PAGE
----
‘Greenland’ review: escape the pandemic with an equally chaotic Gerard Butler disaster

Can't cope with the collapse of modern society? COVID's got nothing on this

If the threat of extinction has been playing on your mind – and well, we wouldn’t blame you right now if it was – then leaning into the worst case scenario situation as offered by a moody disaster movie might well offer some kind of catharsis. Helmed by a gruff Gerard Butler – who also co-produces – Greenland posits the not entirely unbelievable event of a football stadium-sized flaming comet crashing into earth before digging into the immediate chaos which ensues. And believe us when we say there’s a whole lot of chaos.

Directed by former stuntman Ric Roman Waugh, the fact that Greenland is relentlessly high-octane and consistently stressful is no surprise, but what’s most impressive is the fact that, aside from a few big and fiery explosions, it’s all done without lavish special effects. Instead of epic-looking impact scenes of a mega-comet, we see the human mess around it, giving us budget-friendly car chases, hammer-wielding fist-fights, quite a few frustrated traffic jams and a bunch of hammy extras looking very, very scared indeed.

Gerard Butler in ‘Greenland’. Credit: Amazon Prime Video

Butler plays a sombre structural engineer called John who, during a visit to his equally grumpy looking ex-wife Allison (Morena Baccarin) and young son Nathan (Roger Dale Floyd), receives a text message saying that he and his family have been chosen for a government shelter program for which they receive wristbands which are in as much demand as Coachella VIP passes. It’s this which brings the estranged trio back together again, as they speed off to an army airbase in order to catch a flight to supposed safety. Expect it isn’t as simple as that, of course. Instead the airport is every bit as hectic as it would be trying to get a 6.05am Luton Airport EasyJet flight to Zakynthos and the family are once again split up. The rest of the movie is dedicated to bringing them back together again, both physically and emotionally, with spicy set pieces thrown in at every turn in order to keep the movie’s two hours trotting along at a decent pace.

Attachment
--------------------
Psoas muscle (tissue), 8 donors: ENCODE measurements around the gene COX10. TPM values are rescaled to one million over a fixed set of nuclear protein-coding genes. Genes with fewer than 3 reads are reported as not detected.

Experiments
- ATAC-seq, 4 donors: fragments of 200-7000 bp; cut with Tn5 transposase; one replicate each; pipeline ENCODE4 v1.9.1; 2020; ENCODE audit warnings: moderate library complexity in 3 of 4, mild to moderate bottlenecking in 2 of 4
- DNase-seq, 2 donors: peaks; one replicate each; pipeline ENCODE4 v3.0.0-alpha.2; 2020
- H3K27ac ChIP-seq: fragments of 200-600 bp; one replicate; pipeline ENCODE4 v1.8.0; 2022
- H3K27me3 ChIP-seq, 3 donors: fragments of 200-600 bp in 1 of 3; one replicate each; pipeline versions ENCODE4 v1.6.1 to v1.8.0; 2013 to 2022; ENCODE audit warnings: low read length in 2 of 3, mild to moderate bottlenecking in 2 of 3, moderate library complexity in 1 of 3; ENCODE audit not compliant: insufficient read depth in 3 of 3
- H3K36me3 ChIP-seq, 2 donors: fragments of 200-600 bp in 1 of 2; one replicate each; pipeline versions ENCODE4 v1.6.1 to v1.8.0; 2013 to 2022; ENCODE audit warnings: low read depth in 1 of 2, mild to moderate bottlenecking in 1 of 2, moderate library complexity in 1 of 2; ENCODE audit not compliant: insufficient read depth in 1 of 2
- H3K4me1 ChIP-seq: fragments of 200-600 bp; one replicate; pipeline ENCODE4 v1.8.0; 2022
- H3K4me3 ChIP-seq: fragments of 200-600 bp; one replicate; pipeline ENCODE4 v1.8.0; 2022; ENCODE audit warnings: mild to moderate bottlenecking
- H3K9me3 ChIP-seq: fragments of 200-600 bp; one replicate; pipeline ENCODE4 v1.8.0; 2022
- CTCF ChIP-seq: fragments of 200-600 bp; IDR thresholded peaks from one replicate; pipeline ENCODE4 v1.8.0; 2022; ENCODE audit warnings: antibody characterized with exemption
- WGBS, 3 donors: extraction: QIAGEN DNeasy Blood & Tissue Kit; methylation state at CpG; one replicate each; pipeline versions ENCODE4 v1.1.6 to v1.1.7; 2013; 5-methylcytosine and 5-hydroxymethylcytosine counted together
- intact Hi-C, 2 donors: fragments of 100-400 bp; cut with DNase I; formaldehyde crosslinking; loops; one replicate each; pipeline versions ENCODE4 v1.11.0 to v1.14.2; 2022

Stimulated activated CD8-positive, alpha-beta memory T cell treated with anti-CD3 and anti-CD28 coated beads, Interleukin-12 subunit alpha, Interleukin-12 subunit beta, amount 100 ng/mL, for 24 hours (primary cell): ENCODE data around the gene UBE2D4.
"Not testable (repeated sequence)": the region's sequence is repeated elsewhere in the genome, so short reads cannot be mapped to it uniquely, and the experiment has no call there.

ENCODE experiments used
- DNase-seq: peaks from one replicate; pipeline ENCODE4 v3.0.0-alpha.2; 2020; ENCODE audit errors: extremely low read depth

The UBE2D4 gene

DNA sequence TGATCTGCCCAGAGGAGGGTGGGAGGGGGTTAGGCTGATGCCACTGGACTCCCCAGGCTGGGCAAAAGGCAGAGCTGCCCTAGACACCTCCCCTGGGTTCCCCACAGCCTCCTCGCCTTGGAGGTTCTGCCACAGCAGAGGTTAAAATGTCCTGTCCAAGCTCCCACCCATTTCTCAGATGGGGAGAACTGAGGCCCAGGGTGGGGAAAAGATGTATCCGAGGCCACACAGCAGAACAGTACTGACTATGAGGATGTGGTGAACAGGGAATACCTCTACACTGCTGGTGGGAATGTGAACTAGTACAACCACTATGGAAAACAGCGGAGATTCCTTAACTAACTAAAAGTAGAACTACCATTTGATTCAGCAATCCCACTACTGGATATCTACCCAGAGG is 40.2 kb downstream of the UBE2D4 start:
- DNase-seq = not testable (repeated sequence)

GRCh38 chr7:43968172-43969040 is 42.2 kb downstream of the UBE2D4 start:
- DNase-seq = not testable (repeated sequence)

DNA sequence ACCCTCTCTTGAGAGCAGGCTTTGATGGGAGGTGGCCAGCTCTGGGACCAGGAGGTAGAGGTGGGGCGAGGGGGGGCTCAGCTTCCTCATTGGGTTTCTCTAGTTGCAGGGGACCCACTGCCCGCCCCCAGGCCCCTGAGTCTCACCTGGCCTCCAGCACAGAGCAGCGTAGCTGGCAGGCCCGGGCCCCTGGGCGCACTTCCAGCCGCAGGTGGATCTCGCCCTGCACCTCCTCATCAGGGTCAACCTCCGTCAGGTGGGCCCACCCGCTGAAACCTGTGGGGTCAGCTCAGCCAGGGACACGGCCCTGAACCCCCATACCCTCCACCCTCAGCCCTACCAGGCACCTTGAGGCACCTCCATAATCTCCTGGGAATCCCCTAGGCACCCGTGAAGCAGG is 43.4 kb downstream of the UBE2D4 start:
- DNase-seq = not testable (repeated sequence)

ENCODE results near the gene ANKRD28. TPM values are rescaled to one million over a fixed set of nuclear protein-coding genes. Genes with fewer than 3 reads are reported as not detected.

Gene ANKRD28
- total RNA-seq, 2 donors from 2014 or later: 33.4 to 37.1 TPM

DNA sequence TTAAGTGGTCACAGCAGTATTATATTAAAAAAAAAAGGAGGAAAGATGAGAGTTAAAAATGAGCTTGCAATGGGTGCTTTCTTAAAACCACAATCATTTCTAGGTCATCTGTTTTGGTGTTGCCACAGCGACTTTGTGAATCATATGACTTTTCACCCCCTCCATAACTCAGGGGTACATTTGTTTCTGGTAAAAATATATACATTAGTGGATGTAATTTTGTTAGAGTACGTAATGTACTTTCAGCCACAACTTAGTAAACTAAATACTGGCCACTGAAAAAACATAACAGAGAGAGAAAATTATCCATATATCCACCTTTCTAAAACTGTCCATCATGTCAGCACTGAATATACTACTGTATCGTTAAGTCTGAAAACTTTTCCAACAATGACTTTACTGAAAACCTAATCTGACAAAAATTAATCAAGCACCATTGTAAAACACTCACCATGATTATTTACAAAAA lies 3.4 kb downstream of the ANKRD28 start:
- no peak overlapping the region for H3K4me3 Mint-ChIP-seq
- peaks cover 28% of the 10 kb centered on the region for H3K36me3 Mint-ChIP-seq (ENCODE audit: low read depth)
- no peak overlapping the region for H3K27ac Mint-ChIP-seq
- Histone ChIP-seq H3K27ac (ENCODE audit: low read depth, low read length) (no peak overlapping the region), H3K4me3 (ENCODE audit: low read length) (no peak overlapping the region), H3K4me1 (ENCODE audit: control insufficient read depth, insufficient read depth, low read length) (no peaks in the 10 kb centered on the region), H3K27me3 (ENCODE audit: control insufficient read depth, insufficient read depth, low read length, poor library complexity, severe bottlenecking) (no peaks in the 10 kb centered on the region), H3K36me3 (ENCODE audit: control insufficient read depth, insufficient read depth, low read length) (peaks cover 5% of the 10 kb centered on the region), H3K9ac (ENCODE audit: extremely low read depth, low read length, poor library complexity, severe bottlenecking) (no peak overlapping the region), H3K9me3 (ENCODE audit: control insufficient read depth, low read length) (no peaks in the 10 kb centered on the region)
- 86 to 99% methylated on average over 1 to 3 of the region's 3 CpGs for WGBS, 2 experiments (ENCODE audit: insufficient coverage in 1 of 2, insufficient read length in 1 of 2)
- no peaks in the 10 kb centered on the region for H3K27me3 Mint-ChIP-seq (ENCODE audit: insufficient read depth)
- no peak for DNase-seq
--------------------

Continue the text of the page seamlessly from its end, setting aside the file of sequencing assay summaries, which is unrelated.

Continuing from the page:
While the film’s main trio might not be the most exciting people in the world, the cast of characters they meet along the way offer personality where Butler and co. lack it. There’s Allison’s grizzly dad Dale, played by movie veteran Scott Glenn with a burly old school charm, as well as David Denman’s sinister Ralph, who picks up Allison and her son when they find themselves stranded after looting a pharmacy for diabetic Nathan’s vital insulin supplies, with terrifying results.

Thanks to a double whammy of a global pandemic and a climate crisis, right now disaster films have never felt more pertinent, but by focusing on the stories and lives of people on the ground in favour of a more crash, bang, wallop approach, Greenland offers genuine thrills.


  • Director: Ric Roman Waugh
  • Starring: Gerard Butler, Morena Baccarin, Roger Dale Floyd
  • Release date: February 5 (Amazon Prime Video)

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